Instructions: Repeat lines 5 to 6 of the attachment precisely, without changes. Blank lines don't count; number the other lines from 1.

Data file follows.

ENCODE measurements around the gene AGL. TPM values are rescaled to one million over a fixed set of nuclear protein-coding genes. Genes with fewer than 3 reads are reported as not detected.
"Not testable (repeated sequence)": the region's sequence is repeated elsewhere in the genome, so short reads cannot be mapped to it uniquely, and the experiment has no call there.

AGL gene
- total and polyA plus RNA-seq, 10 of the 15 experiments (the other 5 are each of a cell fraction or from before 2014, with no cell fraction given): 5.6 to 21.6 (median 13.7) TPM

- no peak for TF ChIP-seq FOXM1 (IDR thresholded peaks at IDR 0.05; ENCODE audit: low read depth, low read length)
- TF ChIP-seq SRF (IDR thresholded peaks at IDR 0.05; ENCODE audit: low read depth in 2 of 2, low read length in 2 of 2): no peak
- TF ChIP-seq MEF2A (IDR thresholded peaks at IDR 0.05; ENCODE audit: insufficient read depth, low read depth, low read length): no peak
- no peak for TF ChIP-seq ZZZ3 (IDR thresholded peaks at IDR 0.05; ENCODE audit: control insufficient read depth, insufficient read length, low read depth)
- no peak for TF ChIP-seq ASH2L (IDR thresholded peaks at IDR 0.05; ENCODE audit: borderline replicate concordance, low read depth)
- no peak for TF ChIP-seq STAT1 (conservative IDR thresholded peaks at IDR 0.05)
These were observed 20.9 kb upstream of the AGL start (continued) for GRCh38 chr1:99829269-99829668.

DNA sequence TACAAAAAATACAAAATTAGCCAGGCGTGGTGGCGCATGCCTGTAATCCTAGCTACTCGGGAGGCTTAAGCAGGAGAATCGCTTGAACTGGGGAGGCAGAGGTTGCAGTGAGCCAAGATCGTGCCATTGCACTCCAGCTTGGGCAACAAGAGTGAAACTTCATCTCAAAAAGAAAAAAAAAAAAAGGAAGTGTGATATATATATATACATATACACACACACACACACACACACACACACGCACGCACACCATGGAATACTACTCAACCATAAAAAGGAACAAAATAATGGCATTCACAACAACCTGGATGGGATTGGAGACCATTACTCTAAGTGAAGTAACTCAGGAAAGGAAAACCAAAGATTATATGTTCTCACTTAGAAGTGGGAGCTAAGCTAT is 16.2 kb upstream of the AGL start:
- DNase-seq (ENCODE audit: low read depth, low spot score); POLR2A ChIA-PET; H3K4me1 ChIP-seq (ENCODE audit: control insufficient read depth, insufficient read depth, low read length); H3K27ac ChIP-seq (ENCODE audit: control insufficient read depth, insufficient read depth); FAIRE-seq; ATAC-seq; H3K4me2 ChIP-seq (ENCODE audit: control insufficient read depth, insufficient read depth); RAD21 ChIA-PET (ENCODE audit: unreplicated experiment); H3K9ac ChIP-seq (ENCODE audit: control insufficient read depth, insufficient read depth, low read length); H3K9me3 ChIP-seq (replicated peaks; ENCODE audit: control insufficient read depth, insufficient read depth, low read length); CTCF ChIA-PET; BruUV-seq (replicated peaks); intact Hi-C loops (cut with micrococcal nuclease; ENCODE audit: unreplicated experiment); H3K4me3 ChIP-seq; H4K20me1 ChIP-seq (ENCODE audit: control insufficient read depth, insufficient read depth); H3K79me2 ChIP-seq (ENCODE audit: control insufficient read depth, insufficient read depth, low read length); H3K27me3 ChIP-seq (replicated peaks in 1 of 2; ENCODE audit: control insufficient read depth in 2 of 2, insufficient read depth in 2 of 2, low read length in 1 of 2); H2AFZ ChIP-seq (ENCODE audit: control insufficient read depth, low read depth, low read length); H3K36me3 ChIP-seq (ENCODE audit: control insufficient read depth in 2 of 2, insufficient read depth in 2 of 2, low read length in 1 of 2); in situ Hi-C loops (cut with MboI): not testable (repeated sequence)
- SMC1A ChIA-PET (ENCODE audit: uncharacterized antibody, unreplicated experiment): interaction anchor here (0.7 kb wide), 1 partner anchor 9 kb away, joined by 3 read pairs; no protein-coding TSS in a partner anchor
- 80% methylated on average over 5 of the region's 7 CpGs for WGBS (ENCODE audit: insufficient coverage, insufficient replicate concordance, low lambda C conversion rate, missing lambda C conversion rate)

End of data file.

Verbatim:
- no peak for TF ChIP-seq FOXM1 (IDR thresholded peaks at IDR 0.05; ENCODE audit: low read depth, low read length)
- TF ChIP-seq SRF (IDR thresholded peaks at IDR 0.05; ENCODE audit: low read depth in 2 of 2, low read length in 2 of 2): no peak